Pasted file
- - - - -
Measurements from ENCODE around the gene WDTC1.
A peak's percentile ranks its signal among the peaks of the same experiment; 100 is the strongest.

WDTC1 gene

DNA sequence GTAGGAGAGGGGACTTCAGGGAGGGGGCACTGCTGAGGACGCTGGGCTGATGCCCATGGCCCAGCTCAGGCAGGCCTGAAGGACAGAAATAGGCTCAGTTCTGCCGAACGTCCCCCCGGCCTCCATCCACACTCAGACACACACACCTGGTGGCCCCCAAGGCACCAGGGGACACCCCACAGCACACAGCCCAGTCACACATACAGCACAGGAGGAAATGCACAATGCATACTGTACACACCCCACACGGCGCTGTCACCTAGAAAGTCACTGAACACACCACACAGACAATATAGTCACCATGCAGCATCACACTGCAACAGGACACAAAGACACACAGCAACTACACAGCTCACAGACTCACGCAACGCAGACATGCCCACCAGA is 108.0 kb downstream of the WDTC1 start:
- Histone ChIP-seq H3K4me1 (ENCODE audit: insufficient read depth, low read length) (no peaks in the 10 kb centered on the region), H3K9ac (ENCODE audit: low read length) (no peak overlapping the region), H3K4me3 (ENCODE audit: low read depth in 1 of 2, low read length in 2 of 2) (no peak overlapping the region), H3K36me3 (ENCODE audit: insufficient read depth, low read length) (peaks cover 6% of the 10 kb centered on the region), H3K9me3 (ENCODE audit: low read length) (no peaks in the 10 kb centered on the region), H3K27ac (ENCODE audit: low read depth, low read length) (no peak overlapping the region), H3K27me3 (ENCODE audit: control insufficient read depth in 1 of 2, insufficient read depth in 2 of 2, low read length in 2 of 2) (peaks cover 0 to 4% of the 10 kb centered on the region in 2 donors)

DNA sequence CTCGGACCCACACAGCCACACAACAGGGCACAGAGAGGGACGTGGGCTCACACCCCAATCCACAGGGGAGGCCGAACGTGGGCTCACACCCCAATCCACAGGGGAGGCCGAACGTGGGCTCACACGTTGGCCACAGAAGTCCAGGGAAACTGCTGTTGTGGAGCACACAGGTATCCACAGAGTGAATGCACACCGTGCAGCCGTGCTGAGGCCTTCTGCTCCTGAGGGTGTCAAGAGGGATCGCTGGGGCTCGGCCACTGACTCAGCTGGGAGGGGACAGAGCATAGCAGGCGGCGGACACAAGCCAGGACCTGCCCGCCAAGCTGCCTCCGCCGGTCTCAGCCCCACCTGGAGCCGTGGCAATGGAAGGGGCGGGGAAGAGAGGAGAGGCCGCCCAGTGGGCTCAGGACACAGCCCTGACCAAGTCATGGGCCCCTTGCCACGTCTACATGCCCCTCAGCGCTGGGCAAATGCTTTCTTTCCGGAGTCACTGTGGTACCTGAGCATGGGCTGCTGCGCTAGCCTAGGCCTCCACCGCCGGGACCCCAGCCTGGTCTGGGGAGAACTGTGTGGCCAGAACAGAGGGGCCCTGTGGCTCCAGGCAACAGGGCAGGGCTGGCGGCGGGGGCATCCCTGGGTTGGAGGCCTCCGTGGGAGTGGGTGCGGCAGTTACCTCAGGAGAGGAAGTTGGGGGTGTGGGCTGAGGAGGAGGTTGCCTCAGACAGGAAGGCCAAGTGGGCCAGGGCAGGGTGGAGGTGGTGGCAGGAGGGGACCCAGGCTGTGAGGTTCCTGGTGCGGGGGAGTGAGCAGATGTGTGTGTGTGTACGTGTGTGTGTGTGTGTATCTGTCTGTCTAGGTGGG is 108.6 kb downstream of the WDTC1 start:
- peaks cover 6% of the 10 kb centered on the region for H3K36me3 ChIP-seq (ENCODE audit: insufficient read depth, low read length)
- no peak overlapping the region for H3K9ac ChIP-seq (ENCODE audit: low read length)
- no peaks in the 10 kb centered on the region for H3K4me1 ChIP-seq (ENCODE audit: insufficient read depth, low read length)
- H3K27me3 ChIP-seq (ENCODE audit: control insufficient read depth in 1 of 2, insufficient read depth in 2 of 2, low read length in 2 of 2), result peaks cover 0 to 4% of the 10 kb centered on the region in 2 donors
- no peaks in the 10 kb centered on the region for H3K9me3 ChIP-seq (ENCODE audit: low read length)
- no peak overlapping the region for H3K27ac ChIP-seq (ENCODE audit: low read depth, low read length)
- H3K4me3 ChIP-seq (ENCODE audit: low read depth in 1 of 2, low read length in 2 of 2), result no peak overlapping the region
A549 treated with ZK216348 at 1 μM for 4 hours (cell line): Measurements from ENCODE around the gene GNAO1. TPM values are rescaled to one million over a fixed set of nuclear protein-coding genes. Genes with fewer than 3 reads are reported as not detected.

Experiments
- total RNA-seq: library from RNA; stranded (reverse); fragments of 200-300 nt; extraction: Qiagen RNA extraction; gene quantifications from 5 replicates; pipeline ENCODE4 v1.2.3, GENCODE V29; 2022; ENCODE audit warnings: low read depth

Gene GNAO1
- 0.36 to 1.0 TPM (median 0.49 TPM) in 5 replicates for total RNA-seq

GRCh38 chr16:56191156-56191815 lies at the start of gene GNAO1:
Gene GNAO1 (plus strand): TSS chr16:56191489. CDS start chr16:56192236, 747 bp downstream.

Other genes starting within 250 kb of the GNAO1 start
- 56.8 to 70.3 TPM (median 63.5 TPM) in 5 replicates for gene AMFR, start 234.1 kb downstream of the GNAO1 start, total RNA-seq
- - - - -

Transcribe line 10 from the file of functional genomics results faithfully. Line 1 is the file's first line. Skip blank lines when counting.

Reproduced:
- H3K27me3 ChIP-seq (ENCODE audit: control insufficient read depth in 1 of 2, insufficient read depth in 2 of 2, low read length in 2 of 2), result peaks cover 0 to 4% of the 10 kb centered on the region in 2 donors